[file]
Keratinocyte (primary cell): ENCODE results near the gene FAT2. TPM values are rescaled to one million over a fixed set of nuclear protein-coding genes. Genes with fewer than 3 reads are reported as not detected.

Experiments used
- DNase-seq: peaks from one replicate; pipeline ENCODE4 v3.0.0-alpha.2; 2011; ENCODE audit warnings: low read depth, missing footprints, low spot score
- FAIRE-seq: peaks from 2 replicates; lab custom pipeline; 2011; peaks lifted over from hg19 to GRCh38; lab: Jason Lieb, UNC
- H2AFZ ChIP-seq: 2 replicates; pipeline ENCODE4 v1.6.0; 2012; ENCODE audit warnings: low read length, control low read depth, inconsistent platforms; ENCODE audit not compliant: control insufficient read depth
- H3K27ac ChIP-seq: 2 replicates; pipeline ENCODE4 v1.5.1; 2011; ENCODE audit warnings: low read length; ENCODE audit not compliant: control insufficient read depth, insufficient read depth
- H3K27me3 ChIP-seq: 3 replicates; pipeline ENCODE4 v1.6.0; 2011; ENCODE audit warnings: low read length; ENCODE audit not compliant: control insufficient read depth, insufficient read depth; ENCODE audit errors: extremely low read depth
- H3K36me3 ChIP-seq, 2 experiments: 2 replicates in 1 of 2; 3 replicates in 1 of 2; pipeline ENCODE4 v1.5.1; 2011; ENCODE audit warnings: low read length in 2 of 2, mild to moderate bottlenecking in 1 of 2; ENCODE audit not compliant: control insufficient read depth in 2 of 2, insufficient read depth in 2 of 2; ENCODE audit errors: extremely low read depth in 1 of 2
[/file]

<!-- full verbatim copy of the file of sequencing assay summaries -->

Keratinocyte (primary cell): ENCODE results near the gene FAT2. TPM values are rescaled to one million over a fixed set of nuclear protein-coding genes. Genes with fewer than 3 reads are reported as not detected.

Experiments used
- DNase-seq: peaks from one replicate; pipeline ENCODE4 v3.0.0-alpha.2; 2011; ENCODE audit warnings: low read depth, missing footprints, low spot score
- FAIRE-seq: peaks from 2 replicates; lab custom pipeline; 2011; peaks lifted over from hg19 to GRCh38; lab: Jason Lieb, UNC
- H2AFZ ChIP-seq: 2 replicates; pipeline ENCODE4 v1.6.0; 2012; ENCODE audit warnings: low read length, control low read depth, inconsistent platforms; ENCODE audit not compliant: control insufficient read depth
- H3K27ac ChIP-seq: 2 replicates; pipeline ENCODE4 v1.5.1; 2011; ENCODE audit warnings: low read length; ENCODE audit not compliant: control insufficient read depth, insufficient read depth
- H3K27me3 ChIP-seq: 3 replicates; pipeline ENCODE4 v1.6.0; 2011; ENCODE audit warnings: low read length; ENCODE audit not compliant: control insufficient read depth, insufficient read depth; ENCODE audit errors: extremely low read depth
- H3K36me3 ChIP-seq, 2 experiments: 2 replicates in 1 of 2; 3 replicates in 1 of 2; pipeline ENCODE4 v1.5.1; 2011; ENCODE audit warnings: low read length in 2 of 2, mild to moderate bottlenecking in 1 of 2; ENCODE audit not compliant: control insufficient read depth in 2 of 2, insufficient read depth in 2 of 2; ENCODE audit errors: extremely low read depth in 1 of 2